Lattimore's future is now discussed in economic terms

By John Clayton, Staff Reporter
Published on Saturday, November 3, 2012

Now that it has all sunk in a little with Gamecock nation and football fans all around the Upstate, people are wondering aloud -- what is Marcus Lattimore's future?

Even the head ball coach himself, Steve Spurrier, said Lattimore is probably the most beloved Gamecock in program history and fans around here started their love affair with him even before he arrived in Columbia when he starred at Byrnes.

But love has nothing to do with business, particulalry the business of the NFL.

Before the horrific knee injury that sidelined Lattimore a week ago against Tennessee, most figured the odds were that the all-SEC running bak was headed to the NFL Draft after finishing his third season at South Carolina.

But now what?

A severely damaged right knee to go with the surgically repaired left knee injured in 2011 at Mississippi State.

It would appear that 2013 in either the SEC or NFL is out of the question.

If Lattimore returns to football -- and messages are being relayed through Spurrier and others that he plans to -- he will do it in 2014.

But will it be in a Gamecocks uniform or in that of an NFL team that is willing to gamble on Lattimore's once sure-thing potential?

Either way, the multi-million-dollar first-round contract Lattimore would have once surely earned is no more.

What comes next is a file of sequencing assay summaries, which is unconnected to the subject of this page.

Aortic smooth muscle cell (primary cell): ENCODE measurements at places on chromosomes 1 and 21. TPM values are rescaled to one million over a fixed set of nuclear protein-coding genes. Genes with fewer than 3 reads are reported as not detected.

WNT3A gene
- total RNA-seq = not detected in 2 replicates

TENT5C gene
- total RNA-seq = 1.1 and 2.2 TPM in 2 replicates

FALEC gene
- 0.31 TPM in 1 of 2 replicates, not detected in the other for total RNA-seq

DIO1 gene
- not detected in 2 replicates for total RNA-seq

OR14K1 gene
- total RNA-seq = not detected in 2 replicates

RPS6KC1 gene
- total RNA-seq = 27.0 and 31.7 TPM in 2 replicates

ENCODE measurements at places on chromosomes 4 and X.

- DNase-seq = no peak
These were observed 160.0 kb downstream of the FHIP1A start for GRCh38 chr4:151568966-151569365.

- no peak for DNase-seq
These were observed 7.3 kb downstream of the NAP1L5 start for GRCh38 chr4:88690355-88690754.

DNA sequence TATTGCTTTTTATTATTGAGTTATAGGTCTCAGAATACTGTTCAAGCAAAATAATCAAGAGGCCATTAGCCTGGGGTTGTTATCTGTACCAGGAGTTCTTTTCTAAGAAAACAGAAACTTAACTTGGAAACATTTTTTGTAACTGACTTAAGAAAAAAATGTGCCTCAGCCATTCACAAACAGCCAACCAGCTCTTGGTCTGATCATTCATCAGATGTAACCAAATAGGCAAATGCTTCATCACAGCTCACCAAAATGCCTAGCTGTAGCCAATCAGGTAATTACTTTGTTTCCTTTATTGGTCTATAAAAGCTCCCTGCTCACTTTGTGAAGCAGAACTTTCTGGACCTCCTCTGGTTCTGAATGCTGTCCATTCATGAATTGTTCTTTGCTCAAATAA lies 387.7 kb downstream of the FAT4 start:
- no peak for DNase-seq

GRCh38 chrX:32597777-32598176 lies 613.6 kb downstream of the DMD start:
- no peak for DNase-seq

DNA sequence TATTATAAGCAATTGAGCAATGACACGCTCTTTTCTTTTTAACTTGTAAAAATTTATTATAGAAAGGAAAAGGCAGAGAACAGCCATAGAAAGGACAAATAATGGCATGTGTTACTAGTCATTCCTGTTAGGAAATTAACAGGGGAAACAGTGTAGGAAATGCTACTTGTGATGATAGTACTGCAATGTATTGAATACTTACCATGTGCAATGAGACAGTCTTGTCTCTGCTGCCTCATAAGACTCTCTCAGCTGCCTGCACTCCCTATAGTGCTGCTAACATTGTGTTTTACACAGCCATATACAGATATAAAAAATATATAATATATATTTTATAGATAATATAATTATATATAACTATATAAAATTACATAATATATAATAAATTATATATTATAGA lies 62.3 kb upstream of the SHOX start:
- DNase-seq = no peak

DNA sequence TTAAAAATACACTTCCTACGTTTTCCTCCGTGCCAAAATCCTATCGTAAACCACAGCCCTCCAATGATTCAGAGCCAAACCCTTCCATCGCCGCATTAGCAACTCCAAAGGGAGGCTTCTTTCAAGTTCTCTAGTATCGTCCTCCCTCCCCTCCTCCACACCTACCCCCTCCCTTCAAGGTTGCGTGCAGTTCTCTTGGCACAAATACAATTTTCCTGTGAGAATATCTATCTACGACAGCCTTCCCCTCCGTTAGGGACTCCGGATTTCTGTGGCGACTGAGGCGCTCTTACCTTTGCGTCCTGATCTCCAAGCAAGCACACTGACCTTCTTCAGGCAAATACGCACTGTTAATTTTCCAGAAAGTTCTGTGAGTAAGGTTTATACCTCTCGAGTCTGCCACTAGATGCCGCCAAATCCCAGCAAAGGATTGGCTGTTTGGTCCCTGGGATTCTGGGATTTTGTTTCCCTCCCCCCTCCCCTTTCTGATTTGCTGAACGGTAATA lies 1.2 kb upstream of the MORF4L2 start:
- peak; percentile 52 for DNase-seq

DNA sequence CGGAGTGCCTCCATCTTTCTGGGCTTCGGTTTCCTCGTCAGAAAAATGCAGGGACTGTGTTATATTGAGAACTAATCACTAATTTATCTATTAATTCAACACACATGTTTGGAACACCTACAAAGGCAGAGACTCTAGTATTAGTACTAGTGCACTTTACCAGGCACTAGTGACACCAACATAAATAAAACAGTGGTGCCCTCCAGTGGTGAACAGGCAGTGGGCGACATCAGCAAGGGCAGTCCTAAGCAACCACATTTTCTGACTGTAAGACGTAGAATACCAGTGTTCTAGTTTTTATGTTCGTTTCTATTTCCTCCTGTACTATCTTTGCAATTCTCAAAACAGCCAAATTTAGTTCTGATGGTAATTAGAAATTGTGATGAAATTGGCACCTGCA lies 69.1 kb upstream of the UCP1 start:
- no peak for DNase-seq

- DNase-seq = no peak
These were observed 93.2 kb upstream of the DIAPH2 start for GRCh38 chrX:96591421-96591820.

But signing with an NFL team with long-term vision -- New England, Indianapolis or the New York Giants -- with the understanding that he would not play until 2014 could get him into the NFL, but with neither the guarantees nor the guaranteed money of a first-round pick.

His best chance for all of that is a return to the Gamecocks in 2014, which will probably mean a backfield timeshare with Mike Davis, and the possibility to re-impress NFL Scouts.

The good news for Lattimore is that he was never a back who built his game on pure speed. His is a combination of speed, power and elusiveness he surely hopes will come back over the next 20 months or so.

Guys who lose a step don't usually last long in professional football, but the guys who never ran the 4.3-second 40 can overcome that with other skills.

It's hard to say what Lattimore will do.

But it's even harder to find someone who doesn't wish him the best in whatever he decides for his future.


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